We enjoyed the service, a typical American protestant/non-denominational service as far as I understand, and afterward had many conversations with Yunhe’s friends.  After meeting twenty people, many of whom were characters and wonderfully so, we were off.  Down to the Red Line, nearly punched in the face by a man jealously guarding his backpack as he washed his face in the restroom, through the gates, and back on the train.  We paused to wander Harvard, pondering the question of whether Jesus really raised a girl from the dead and what it says about who He may be.  Can we believe that story?  What about Jesus would give him the authority to call a dead person back to life?  Can a person be spiritually or emotionally dead?  Could Jesus raise that person to life?

We pass a gate with the Harvard logo, veritas emblazoned thereon.  Veritas.  Truth.

What is true?  Does it matter?

Onwards we go, back to the airport.  Another goodbye with much gratitude on my part - both of us, really.  Another flight, another landing - back to Baltimore.

And I am thankful - for soul-conversations, for Steinway pianos, for Patrick Henry, for people, for life, for grace, for resurrection. 



The snow, fallen; the evening activity, canceled.  What now?  A camera, warm clothes, and the forest beneath a full moon yet half-concealed by swift wisps of cloud.

He walks, pausing occasionally.  A dog barks down the street, children play in the cul-de-sac around the bend.  But the forest is quiet.  He sees the tracks - a fox walked past some time ago.  A rabbit bounded through the yard.  Deer trotted off to a place of warmth.  But now, amidst the trees, only silence.

He walks past the stream and up the embankment to the railroad tracks, to the bridge he has been to countless times.  Sets up the tripod and camera, takes a photo, adjusts, another photo, adjusts again until satisfaction hits, the camera is placed elsewhere, and the process begins again.

Each image, thirty seconds of light waves hitting an electronic sensor, recorded to memory.  Thirty seconds to think - what's next?  Where is he heading?  An impossibility becomes possible with unforeseen suddenness.  Habits, expectations, processes change and mold to a new 40-hour workweek life.  Jesus Christ is making all things new and he can never let go of that, but his heart breaks for the brokenhearted who can't see hope and he fights the feeling -the lie- of uselessness as he wonders how he might be a part of restoration.

The shutter closes; another image appears.  Adjust, reposition, again.

Back to thoughts of change and the unknown.  Back to the house. 

The forest is quiet.


After visiting the OM Ireland office on Tuesday, I got a ride to Roscommon town, spent two hours wandering around, and then caught Bus Eireann for the 6+ hour journey to Cork.

I finally arrived around half-ten (10:30 for the Americans) and began walking from the bus station down the main thoroughfare to the house where I would be spending the next three nights.  Arriving at the downtown home after a 15-minute walk, I rang the doorbell and the door swung open to reveal dozens of students from the local college.

This night was the weekly gathering of the Christian Union, Ireland's equivalent to InterVarsity Christian Fellowship.  Students were talking, playing various games (Dutch Blitz!), and making music.  There was a fantastic energy to it; a great sense of welcome.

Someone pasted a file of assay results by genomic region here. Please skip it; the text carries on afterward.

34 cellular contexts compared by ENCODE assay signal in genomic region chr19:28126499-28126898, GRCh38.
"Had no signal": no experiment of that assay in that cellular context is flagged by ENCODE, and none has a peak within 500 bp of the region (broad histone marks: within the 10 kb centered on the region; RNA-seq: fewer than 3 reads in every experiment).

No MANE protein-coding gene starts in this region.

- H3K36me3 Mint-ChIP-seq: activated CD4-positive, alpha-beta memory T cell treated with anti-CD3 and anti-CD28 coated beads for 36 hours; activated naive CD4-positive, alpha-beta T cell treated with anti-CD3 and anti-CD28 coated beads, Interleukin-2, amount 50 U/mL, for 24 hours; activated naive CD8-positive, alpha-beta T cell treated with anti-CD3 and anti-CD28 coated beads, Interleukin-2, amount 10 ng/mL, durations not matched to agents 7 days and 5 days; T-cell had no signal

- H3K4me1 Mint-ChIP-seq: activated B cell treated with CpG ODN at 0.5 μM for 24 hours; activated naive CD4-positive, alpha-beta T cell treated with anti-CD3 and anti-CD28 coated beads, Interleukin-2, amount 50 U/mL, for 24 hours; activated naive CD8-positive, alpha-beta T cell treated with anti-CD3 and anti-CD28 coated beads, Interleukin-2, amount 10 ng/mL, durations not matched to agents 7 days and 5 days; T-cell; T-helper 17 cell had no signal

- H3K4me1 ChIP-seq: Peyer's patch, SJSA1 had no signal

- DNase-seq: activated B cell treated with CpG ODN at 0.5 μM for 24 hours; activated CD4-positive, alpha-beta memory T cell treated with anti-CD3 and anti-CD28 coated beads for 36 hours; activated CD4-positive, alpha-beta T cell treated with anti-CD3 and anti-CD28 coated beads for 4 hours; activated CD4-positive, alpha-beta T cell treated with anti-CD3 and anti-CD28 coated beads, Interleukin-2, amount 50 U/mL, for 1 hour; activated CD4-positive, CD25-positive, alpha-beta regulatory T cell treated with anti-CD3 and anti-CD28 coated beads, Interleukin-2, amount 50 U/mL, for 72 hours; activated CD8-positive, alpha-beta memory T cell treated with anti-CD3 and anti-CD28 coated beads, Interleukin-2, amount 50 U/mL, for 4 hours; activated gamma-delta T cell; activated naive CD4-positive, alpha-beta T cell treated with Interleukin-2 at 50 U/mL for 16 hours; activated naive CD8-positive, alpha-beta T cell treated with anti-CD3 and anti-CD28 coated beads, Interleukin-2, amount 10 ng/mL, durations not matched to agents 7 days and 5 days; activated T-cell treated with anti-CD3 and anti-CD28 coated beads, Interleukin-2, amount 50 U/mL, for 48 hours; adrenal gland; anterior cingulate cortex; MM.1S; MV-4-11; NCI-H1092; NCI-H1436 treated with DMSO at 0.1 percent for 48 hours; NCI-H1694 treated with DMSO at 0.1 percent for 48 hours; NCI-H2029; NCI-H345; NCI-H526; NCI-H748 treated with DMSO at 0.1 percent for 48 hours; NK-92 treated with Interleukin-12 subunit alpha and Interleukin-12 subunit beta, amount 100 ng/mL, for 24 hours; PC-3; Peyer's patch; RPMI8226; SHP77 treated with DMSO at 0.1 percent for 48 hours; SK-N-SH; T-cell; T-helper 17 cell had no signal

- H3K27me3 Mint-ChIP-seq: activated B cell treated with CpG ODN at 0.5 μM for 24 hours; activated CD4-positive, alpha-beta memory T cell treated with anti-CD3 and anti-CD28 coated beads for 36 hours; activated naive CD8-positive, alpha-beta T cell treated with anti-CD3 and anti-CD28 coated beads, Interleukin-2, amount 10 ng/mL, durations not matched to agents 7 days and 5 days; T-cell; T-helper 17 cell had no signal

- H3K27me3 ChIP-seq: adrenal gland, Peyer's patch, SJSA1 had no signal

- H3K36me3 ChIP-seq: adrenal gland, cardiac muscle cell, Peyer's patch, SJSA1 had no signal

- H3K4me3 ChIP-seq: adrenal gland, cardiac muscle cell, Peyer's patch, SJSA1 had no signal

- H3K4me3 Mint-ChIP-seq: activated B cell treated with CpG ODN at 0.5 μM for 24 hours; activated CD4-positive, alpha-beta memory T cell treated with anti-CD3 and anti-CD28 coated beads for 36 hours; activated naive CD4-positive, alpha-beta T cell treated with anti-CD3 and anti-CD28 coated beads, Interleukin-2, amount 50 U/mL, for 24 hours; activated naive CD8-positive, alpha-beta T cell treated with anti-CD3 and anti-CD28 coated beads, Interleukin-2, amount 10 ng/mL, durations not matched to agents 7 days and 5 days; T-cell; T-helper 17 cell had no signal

My host offered me some pizza and introduced me to several of the students.  I immediately hit it off with Abigail and Dominic, talking with them for quite sometime before heading upstairs to the piano room, where Joel was playing Like a Lion, a song that's been on the Christian radio station a whole lot for the past few months.

Somehow, we got on the topic of politics, and several of the Irish students were happy with my intention to vote for Romney.  "I mean, how can you vote for a guy who hasn't done anything the past four years?" I now recall this moment with a sense of irony.

Soon, the students went home, and I went to bed.

The next day,  I wandered the city, walking along the river out to University College Cork and back through the English Market, where I purchased a delicious sandwich and some strawberries as well.  Then, hiding from the rain, I found myself in a small cafe with Naomi, a girl from Singapore who recognized me from the previous night's gathering.  We talked about culture and faith a bit, and then traveled on.  I noticed then that the house in which I was staying was just across the street from where I had stayed 3 years earlier on a study abroad weekend at the Cork Jazz Festival.  Funny how these things work out.

Much of that afternoon was spent reading Tim Keller's Reason for God and N. T. Wright's Surprised by Hope - both very thought-provoking books.

Instead of going out for Halloween - whether the usual revelry or the alternative Christian Union party - I had the privilege of praying for the city of Cork with my host family.  We prayed for all those out on the streets, in the clubs and bars:  that fights would not break out, that no one would fall in the river (as has happened), that they might know God's love for them.  It was a joy to pray with them and witness their love for the city of Cork and its people.  They told me of the Street Pastor ministry, in which church members stay up until 4 AM on weekend nights, helping people make it home after a night in the club, giving flip-flops to girls who can't wear their 5-inch heels anymore, talking to whoever might be lonely or angry.  Christ's love, Christ's light still shines.

The next day, I was off to Cobh (pronounced Cove), a small town just a half-hour train ride away.  It was from this town that the Titanic set sail for its one and only voyage.  The pier at which it docked is still there, though in severe disrepair.

I wandered this little town for several hours, even venturing a few kilometers outside town to visit a nature reserve and have a good-natured conversation with several geese and muskrats.

Back to Cork I went for more time with my wonderful host family - dinner, conversation, and reading.  Another night of sleep, an early morning, and off on the bus again.

Off to Donegal, where my ancestral clan once lived.